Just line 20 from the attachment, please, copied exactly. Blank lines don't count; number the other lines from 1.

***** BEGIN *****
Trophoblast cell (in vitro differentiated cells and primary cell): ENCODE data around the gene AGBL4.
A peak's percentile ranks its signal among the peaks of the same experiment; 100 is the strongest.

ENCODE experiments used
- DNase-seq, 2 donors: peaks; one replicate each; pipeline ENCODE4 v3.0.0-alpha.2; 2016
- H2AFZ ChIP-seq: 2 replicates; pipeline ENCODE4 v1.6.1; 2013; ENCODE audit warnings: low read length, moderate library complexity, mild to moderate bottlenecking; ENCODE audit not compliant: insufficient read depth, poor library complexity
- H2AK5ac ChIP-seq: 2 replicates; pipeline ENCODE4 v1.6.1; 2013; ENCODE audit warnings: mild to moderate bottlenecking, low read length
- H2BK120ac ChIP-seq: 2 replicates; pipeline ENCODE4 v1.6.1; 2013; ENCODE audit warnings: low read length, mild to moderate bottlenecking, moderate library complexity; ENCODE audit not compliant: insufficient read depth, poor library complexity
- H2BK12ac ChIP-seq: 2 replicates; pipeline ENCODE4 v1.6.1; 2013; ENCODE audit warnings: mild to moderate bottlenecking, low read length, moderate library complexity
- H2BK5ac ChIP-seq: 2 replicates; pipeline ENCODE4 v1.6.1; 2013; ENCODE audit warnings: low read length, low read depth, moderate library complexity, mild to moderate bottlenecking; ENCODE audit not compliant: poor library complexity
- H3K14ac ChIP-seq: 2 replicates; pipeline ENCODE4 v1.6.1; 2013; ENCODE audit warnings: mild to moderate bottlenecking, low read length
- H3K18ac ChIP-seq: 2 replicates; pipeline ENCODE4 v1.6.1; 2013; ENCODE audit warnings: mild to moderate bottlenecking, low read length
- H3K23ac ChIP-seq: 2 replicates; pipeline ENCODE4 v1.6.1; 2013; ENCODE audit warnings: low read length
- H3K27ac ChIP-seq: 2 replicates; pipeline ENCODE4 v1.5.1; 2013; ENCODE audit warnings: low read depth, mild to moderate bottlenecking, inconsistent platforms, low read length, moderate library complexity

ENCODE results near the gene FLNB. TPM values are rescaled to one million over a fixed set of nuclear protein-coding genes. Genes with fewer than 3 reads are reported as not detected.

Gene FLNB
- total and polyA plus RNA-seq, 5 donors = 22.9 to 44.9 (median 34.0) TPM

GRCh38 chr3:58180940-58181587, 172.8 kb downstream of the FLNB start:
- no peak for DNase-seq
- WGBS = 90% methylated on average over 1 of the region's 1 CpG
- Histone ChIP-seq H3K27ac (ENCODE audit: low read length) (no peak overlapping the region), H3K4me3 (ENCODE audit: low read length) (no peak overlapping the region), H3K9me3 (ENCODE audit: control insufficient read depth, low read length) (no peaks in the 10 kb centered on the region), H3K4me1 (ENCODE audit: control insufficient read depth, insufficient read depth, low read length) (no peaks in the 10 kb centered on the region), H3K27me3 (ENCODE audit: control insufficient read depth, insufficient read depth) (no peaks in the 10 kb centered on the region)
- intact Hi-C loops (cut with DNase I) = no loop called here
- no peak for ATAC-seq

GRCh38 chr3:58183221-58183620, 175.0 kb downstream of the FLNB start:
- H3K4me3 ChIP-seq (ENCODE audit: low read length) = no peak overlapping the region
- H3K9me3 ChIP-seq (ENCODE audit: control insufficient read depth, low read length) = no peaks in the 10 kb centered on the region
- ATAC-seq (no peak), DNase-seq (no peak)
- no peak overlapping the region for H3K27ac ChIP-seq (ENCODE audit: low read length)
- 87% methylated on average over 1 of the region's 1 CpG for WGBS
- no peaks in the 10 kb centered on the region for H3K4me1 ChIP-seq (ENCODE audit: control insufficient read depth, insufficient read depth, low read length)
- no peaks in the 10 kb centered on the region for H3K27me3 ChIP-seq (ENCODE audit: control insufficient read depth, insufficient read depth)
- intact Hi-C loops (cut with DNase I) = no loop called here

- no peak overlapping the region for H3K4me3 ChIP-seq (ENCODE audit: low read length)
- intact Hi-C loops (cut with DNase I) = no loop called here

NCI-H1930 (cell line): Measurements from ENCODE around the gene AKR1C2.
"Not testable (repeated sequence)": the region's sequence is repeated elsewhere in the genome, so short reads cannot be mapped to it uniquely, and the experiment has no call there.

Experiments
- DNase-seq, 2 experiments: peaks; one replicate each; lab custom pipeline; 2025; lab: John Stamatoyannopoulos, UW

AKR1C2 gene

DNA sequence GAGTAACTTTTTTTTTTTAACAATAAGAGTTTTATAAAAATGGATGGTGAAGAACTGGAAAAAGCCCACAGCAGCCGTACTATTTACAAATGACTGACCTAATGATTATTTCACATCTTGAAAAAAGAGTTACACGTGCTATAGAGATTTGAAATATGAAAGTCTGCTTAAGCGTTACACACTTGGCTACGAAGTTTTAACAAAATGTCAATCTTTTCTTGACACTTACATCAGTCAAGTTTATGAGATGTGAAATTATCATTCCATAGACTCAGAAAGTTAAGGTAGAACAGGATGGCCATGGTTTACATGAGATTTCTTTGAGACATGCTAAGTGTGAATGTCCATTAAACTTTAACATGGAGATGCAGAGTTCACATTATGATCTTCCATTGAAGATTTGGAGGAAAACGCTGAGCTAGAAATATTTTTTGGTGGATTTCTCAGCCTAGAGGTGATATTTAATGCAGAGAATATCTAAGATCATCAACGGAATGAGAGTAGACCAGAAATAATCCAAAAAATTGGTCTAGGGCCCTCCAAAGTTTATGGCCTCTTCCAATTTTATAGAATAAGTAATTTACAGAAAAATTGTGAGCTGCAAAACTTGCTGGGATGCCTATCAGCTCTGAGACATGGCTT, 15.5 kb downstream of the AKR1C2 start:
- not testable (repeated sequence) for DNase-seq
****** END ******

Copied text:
- Histone ChIP-seq H3K27ac (ENCODE audit: low read length) (no peak overlapping the region), H3K4me3 (ENCODE audit: low read length) (no peak overlapping the region), H3K9me3 (ENCODE audit: control insufficient read depth, low read length) (no peaks in the 10 kb centered on the region), H3K4me1 (ENCODE audit: control insufficient read depth, insufficient read depth, low read length) (no peaks in the 10 kb centered on the region), H3K27me3 (ENCODE audit: control insufficient read depth, insufficient read depth) (no peaks in the 10 kb centered on the region)